Seeing ourselves : women's self-portraitsPublisher: London : Thames & Hudson, 2016Copyright date: ©2016Edition: Updated and revised editionDescription: 271 pages : illustrations (some color) ; 24 cmISBN:
|Item type||Current library||Collection||Call number||Status||Date due||Barcode|
|Book||Whitecliffe Library General Shelves||General||N 7618 BOR (Browse shelf(Opens below))||Available||0016679|
Originally published : London : Thames & Hudson, 1998.
Includes bibliographical references and index.
1. Sixteenth Century : in the beginning -- 2. Seventeenth Century : new self-confidence -- 3. Eighteenth Century : Professionals and amateurs -- 4. Nineteenth Century : opening door -- 5. Twentieth Century : breaking taboos -- 6. Into the Future : feminist impact -- Conclusion : Drawing breath.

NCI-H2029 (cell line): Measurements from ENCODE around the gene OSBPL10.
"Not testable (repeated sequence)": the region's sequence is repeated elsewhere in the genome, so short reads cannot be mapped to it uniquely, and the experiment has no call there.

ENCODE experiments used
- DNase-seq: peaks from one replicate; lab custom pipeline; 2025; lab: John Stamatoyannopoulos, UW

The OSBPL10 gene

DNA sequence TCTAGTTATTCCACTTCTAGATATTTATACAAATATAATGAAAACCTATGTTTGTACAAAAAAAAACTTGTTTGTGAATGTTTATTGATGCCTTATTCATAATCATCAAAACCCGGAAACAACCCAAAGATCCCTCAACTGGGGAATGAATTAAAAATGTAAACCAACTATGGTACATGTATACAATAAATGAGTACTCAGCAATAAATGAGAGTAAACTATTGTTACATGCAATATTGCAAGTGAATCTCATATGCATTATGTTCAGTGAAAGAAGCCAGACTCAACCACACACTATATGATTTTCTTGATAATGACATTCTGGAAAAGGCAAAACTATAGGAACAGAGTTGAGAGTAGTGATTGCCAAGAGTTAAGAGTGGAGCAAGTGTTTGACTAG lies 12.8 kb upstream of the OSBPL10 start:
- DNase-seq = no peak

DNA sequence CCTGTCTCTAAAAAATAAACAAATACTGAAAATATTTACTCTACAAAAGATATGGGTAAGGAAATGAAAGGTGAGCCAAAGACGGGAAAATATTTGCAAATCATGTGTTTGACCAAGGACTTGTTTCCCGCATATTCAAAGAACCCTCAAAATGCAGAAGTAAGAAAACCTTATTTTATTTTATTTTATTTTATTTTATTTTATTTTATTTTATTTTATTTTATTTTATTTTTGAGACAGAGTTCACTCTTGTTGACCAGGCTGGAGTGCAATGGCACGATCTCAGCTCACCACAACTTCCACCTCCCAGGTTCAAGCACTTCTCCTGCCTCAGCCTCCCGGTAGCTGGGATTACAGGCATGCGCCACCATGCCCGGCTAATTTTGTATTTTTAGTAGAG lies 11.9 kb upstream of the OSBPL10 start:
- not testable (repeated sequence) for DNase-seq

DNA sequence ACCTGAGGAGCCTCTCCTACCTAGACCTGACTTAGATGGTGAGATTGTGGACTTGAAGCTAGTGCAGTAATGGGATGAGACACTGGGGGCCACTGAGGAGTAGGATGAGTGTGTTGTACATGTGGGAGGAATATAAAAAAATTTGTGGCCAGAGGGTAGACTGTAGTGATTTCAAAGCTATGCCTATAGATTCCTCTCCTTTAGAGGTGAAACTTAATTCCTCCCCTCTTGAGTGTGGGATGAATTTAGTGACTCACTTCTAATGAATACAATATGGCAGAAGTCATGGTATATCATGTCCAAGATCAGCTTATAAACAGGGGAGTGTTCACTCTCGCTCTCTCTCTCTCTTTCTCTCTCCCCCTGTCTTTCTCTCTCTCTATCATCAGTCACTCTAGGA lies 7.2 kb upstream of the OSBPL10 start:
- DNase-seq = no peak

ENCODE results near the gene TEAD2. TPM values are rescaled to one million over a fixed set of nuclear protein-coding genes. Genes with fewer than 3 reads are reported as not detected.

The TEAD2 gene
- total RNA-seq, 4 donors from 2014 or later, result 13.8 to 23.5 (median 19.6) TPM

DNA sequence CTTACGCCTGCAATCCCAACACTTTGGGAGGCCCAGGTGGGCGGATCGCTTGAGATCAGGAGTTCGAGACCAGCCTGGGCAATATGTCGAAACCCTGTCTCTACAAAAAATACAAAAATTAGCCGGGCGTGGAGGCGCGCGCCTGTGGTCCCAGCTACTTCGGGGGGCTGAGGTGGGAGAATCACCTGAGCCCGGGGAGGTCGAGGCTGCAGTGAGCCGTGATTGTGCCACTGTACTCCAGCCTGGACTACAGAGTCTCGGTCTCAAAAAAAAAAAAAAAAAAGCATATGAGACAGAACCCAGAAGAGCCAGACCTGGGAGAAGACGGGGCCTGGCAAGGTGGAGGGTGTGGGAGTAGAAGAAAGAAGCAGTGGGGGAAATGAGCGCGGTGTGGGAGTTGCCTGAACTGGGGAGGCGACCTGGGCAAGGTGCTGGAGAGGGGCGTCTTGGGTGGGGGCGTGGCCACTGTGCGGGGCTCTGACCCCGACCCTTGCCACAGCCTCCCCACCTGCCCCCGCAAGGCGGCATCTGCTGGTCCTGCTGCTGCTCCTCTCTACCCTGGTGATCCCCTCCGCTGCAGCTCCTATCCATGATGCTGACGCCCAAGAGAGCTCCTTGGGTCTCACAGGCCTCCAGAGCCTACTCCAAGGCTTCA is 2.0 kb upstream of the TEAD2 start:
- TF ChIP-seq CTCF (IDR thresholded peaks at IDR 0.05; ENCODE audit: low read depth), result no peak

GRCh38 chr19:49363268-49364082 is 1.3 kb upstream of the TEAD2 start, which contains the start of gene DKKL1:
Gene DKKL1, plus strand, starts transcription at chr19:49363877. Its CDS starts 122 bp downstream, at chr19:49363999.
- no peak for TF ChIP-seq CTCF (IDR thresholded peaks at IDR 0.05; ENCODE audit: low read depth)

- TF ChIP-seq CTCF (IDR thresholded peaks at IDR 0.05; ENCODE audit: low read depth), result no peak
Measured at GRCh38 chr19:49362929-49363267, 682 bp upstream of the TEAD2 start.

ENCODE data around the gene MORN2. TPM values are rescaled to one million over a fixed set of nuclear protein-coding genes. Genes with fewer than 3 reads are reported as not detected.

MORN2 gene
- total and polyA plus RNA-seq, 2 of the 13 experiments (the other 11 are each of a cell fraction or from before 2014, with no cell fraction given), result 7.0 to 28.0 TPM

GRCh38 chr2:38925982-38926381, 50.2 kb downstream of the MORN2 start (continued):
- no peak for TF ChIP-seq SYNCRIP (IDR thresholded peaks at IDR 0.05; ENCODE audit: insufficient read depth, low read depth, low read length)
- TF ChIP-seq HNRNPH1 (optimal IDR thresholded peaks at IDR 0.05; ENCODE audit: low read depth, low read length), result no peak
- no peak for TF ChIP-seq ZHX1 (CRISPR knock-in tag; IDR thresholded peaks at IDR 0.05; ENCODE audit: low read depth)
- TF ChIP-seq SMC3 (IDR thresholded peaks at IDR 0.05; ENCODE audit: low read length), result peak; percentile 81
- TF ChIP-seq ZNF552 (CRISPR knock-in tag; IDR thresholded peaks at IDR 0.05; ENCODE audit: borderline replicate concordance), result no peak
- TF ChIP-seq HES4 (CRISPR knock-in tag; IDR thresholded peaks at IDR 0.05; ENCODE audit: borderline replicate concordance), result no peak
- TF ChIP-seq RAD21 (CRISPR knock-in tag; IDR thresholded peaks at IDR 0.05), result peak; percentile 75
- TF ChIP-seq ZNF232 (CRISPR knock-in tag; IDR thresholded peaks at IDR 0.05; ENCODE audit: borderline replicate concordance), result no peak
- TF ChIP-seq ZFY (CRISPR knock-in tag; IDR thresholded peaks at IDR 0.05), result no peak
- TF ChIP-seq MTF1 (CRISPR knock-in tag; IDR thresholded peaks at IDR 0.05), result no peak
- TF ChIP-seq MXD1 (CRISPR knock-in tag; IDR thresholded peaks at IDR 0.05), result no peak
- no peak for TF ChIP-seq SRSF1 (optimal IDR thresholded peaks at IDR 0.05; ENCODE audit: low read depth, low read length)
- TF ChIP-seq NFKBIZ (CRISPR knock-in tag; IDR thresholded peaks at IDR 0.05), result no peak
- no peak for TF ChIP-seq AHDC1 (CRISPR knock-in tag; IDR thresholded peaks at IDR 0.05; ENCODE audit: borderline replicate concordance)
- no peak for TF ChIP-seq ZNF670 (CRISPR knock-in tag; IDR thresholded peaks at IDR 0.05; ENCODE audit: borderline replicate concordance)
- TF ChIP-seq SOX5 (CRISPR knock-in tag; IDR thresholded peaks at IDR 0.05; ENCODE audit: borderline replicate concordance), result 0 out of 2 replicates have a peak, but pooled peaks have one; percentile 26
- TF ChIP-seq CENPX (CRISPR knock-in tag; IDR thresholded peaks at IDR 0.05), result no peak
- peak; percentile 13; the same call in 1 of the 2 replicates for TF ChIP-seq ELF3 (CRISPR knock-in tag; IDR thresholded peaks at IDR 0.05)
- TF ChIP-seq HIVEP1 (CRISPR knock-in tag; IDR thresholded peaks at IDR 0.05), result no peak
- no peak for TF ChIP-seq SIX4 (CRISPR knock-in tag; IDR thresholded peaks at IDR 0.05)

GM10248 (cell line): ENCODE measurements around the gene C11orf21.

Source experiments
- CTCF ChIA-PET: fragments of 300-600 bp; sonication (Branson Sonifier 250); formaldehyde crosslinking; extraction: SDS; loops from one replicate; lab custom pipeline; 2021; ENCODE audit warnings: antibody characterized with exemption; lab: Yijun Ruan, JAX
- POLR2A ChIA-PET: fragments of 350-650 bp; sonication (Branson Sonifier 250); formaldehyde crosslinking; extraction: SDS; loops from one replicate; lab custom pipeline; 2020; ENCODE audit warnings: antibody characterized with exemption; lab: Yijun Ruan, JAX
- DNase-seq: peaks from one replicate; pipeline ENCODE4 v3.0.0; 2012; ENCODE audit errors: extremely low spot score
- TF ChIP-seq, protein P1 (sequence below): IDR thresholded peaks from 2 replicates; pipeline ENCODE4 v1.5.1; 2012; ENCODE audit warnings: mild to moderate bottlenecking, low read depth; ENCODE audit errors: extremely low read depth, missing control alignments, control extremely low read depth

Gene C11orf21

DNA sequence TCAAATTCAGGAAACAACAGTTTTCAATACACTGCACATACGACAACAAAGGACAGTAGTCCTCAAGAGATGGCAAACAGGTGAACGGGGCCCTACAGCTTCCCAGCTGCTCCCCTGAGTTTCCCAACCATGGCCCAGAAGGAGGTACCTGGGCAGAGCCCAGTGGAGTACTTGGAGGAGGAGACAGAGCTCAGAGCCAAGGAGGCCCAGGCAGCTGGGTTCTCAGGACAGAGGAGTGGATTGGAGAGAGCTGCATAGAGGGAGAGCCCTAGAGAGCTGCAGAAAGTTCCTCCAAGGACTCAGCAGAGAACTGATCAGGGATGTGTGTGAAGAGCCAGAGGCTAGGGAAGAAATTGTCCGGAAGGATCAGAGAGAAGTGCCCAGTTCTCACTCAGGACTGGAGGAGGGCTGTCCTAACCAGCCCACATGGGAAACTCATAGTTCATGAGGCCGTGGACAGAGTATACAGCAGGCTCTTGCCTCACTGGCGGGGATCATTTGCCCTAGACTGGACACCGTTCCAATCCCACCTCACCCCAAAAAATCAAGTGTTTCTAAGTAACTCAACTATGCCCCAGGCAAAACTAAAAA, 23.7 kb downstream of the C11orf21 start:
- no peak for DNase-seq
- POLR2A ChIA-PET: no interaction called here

This richly diverse exploration of female artists and self-portraits is a brilliant and poignant demonstration of originality in works of haunting variety. The two earliest self-portraits come from 12th-century illuminated manuscripts in which nuns gaze at us across eight centuries. In 16th-century Italy, Sofonisba Anguissola paints one of the longest series of self-portraits, spanning adolescence to old age. In 17th-century Holland, Judith Leyster shows herself at the easel as a relaxed, self-assured professional. In the 18th century, artists from Elisabeth Vigee-Lebrun to Angelica Kauffman express both passion for their craft and the idea of femininity; and in the 19th the salons and art schools at last open their doors to a host of talented women artists, including Berthe Morisot, ushering in a new and resonant self-confidence. The modern period demolishes taboos: Alice Neel painting herself nude at eighty, Frida Kahlo rendering physical pain, Cindy Sherman exploring identity, Marlene Dumas dispensing with all boundaries. The full verve of Frances Borzello's enthralling text, and the hypnotic intensity of the accompanying self-portraits, is revealed to the full in a completely revised edition of this inspiring book.